1. Not finding help here? Sign up for a free 30min tutor trial with Chegg Tutors
    Dismiss Notice
Dismiss Notice
Join Physics Forums Today!
The friendliest, high quality science and math community on the planet! Everyone who loves science is here!

Angular Motion on a Plane

  1. Nov 23, 2005 #1
    Suppose the earth is a perfect sphere with R = 6370 KM. If a person weighs exactly 600 N at the north pole, how much will the person weigh at the equator.? (Hint: The upward push of hte scale on the person is what the scale will read and is what we aer calling the weight in this case)
    ANS: 579.9 N

    this is on a angular motin in a plane work sheet, i got all the ones above but here im blanked
    i cant use energy equations, nor mv2/r, or can i? i dont know how ot attempt this.
    or is it f = g m1 m2 / r2?
    i just need a kickstart
     
  2. jcsd
  3. Nov 23, 2005 #2

    HallsofIvy

    User Avatar
    Staff Emeritus
    Science Advisor

    No, you don't use energy equations, this problem has nothing to do with energy- only force. You don't NEED to use Gm1m2/r2 because you are already told that the force due to gravity is 600 N. The difference between the north pole and the equator is the centrifugal "force" at the equator so you CAN use mv2/r.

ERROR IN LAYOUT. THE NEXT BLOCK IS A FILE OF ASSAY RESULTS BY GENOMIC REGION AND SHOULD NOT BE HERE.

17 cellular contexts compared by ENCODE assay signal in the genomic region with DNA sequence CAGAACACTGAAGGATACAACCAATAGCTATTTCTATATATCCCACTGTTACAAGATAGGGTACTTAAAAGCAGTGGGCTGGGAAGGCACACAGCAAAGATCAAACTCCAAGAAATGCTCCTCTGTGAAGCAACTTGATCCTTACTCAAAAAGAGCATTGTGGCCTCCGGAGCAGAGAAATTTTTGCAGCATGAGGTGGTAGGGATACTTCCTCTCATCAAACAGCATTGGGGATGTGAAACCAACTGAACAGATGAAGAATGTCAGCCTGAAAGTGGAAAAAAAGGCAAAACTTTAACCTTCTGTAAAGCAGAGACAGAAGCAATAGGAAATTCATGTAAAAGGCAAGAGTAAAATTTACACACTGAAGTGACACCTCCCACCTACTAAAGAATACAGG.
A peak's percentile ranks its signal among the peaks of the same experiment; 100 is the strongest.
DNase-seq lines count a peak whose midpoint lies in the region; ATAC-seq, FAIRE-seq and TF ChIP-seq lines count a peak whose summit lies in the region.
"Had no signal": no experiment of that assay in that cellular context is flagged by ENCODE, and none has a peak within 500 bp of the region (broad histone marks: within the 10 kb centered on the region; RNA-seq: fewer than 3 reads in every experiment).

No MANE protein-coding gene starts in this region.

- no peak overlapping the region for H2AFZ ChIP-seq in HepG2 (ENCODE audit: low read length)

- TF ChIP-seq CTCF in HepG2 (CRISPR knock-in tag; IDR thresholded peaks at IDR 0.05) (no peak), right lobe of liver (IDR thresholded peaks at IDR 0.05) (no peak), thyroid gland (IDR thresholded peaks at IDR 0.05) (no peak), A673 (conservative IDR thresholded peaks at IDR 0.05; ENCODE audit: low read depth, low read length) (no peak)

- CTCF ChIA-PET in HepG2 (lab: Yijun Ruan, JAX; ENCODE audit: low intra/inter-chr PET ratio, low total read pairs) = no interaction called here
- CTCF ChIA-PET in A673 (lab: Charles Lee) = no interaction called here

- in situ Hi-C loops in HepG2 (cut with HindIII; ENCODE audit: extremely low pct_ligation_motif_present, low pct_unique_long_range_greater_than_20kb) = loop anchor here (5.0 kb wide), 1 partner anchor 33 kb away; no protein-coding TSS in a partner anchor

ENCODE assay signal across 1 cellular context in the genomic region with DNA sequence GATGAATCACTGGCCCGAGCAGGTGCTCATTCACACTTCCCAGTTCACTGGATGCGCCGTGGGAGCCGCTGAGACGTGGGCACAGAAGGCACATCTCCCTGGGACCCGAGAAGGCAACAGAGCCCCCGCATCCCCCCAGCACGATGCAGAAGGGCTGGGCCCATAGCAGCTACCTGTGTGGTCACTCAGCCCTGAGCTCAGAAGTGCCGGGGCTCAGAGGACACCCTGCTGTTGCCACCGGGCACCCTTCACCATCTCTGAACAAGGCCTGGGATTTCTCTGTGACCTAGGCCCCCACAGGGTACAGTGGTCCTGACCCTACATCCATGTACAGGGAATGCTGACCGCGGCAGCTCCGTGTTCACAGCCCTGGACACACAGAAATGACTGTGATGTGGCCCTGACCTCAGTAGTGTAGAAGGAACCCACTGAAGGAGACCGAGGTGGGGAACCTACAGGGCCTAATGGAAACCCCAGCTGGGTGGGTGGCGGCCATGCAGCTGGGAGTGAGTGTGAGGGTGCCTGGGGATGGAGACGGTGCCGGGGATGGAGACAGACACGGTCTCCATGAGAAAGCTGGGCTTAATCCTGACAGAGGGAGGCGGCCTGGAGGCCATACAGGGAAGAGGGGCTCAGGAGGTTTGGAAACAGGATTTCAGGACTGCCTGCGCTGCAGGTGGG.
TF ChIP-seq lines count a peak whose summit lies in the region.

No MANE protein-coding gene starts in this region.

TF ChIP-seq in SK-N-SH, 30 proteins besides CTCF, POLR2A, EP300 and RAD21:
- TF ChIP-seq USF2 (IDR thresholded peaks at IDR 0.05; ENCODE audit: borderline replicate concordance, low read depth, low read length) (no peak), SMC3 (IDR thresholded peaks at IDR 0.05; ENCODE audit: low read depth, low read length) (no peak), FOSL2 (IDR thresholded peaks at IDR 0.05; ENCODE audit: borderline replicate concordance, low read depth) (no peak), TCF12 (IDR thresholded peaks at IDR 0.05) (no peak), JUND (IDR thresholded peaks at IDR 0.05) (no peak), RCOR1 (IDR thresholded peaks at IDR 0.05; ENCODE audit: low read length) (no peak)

Subtract the force necessary to hold the person in circular motion at the equator from the 600 N. That will be the reading on the scale.
     
  4. Nov 24, 2005 #3
    i need more ideas
    dont know how to start
    are you saing
    mv2/r = 600 - t?
    what do i use for v2
    and m
     
  5. Nov 24, 2005 #4

    daniel_i_l

    User Avatar
    Gold Member

    The speed (v2) would be the velocity at the equator that would be the angular spin of the earth around its axis times the radius. The mass would be the mass of the person. You can determine this from the 600N. Then just subtract the mv2/r from 600.
     
  6. Nov 24, 2005 #5

    mezarashi

    User Avatar
    Homework Helper

    These are the equations from the force diagram you should be contemplating for the guy at the North Pole:

    [tex]F_{grav} - F_{normal} = ma = 0[/tex]

    For the equator:

    [tex]F_{grav} - F_{normal} = ma = m\frac{v^2}{r}[/tex]

    Fnormal is the reading on your scale. Does it make sense?
     
Know someone interested in this topic? Share this thread via Reddit, Google+, Twitter, or Facebook

Have something to add?



Similar Discussions: Angular Motion on a Plane
  1. Motion in a Plane (Replies: 8)

  2. Motion in a plane (Replies: 2)

Loading...